As a leader, what you do matters – more than you might imagine. Your colleagues, your team, and your direct reports are all paying attention to what you say and do. When your words and behaviors are in alignment, people view you as a person of integrity and will give you their absolute best. If there is a disconnect between what you say and what you do, people will always give more weight to what you do – and respond accordingly. Why? Because people understand at an intuitive level the truth expressed by James Sipe and Don Frick in their classic book Seven Pillars of Servant Leadership: “We reveal what we believe by what we do.”
It is easy to come up with extreme examples of this truth in action. For instance, if a leader supports the company value of “Respect” in public settings, but demeans and belittles everyone on her team in private, she clearly does not respect people at all. But there are many examples of this type of disconnect that are much more subtle. These are the ones to be especially alert for because they undermine good companies, good leaders, and good teams, slowly eroding businesses over time.
Consider this scenario. An application development company has a programming guru on staff. He is an absolute wizard with code, but consistently refuses to collaborate with his co-workers. His colleagues have brought this up to their VP again and again, pointing out that they have ideas and insights that would have made the apps he developed even better.
The VP agrees that collaboration is a vital component of innovation and promises to address the issue. He does, in fact, have several conversations with the programming guru, providing clear – even stern – feedback. Each time, the guru shrugs off the reprimand and continues to do his own thing.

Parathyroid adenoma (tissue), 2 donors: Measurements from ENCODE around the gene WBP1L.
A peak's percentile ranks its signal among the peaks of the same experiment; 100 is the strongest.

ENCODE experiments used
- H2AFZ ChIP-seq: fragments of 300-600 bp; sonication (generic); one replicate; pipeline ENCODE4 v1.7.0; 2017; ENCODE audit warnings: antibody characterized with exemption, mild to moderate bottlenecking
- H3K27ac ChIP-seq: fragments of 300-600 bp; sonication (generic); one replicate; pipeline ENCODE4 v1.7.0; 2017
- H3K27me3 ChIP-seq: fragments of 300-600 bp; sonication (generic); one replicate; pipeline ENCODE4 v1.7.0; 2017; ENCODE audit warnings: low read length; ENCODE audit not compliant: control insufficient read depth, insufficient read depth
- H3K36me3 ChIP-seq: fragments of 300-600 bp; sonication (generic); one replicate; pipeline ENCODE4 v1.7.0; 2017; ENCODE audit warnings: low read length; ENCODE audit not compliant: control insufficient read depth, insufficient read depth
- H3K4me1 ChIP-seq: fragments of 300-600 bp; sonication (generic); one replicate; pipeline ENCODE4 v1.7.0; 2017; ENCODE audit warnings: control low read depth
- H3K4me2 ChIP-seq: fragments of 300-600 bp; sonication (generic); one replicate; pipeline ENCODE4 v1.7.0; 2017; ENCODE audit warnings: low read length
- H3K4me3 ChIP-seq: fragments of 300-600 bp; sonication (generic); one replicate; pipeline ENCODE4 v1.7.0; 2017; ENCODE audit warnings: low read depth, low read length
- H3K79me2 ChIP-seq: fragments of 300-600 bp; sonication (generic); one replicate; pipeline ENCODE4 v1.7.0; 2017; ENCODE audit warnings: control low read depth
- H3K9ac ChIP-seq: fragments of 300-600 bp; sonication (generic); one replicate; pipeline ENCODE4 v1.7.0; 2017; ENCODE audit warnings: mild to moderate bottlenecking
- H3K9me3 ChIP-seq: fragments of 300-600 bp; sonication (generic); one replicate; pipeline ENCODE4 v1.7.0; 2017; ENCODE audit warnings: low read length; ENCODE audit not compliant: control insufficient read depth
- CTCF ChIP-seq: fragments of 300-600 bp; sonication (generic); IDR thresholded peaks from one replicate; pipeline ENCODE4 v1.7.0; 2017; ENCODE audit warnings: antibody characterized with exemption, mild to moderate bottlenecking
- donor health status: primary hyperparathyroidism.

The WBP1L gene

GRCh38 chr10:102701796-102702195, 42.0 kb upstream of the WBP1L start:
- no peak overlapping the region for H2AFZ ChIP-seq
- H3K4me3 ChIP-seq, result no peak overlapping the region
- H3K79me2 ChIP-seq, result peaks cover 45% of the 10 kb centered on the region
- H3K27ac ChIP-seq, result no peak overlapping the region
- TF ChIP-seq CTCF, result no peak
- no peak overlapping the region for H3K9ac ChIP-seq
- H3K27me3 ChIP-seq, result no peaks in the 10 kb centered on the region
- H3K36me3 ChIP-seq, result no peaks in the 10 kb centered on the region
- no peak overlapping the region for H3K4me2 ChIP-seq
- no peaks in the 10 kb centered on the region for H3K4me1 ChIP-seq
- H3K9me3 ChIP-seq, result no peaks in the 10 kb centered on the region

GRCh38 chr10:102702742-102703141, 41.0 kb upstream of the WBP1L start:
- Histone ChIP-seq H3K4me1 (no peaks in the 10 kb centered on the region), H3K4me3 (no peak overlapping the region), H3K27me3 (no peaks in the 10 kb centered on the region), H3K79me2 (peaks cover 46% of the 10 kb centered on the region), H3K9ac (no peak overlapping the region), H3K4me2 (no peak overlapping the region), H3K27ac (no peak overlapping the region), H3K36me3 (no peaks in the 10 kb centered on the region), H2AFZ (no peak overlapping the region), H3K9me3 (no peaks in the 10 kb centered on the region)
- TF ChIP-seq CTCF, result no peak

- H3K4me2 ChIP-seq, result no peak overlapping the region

The team members see this and finally give up pushing for collaboration. The negative influence in the work environment affects their motivation and creativity. The flow of new ideas dries up. Over the next year, person after person leaves the team. Their exit interviews all reflect the same concern: “We talk about collaboration, but we don’t do it. I’m going to a company where they practice what they preach.”
In this example, the VP is not a bad leader. He wants to promote collaboration. He goes so far as to have tough conversations with the problem team member. However, because he does not apply consequences, nothing changes. Or rather, something does change: the rest of the team decides that the VP believes collaboration is not important enough to insist upon – and so they leave.
If your team or company is hampered by issues or seems to be slogging through mud, take time to evaluate your actions and what they tell you about what you really believe. You might find there the root of your problems. Here are several examples, with links to additional information on each topic:
- Are you failing to address a toxic employee because you believe you can’t risk losing the revenue they bring to the business?
- Do you micromanage your people because you believe they will not do the delegated tasks to your satisfaction?
- Are you resisting making a change in your business because you believe part of your identity is wrapped up in the area that requires change?
- Do you repeatedly postpone dealing with an issue because you believe it will go away on its own?
- Have you been avoiding conflict because you believe it is impossible to work things through to a successful conclusion?
In all these situations – in every situation – people are watching what you do and are making assessments about what you believe. Their subsequent responses will be based on those assessments and will carry a very definite impact for your business.
While there are as many possible questions as there are people and businesses, they all boil down to just two queries: “What do my actions reveal about what I believe?” and “Am I satisfied with that … or do I need to make a change?”